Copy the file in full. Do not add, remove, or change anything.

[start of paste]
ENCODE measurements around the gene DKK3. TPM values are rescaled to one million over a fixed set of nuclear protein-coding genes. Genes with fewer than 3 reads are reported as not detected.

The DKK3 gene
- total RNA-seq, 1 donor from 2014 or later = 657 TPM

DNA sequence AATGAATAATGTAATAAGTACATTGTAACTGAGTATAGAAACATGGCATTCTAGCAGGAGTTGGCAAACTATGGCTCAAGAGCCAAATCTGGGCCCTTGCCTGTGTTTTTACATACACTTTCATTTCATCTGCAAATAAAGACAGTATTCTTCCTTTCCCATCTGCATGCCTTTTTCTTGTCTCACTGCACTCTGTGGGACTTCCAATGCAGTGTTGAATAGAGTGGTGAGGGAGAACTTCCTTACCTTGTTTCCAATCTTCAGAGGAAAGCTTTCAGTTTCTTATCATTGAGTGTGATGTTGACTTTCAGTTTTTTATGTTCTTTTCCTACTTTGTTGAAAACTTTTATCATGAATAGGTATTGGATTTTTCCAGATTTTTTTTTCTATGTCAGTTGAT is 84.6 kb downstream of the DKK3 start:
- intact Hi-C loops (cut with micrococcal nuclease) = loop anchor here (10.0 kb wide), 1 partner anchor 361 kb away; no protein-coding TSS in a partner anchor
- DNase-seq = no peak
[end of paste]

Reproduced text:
ENCODE measurements around the gene DKK3. TPM values are rescaled to one million over a fixed set of nuclear protein-coding genes. Genes with fewer than 3 reads are reported as not detected.

The DKK3 gene
- total RNA-seq, 1 donor from 2014 or later = 657 TPM

DNA sequence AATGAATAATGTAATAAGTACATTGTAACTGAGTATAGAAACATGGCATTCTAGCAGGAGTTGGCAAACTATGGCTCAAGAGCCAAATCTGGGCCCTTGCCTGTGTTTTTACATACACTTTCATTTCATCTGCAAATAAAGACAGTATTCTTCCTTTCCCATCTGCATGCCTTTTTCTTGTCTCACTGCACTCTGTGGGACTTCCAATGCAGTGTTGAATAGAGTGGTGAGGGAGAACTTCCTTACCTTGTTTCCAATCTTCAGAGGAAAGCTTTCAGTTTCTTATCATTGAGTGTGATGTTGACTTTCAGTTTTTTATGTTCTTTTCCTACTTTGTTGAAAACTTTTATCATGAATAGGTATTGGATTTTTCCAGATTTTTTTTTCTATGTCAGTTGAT is 84.6 kb downstream of the DKK3 start:
- intact Hi-C loops (cut with micrococcal nuclease) = loop anchor here (10.0 kb wide), 1 partner anchor 361 kb away; no protein-coding TSS in a partner anchor
- DNase-seq = no peak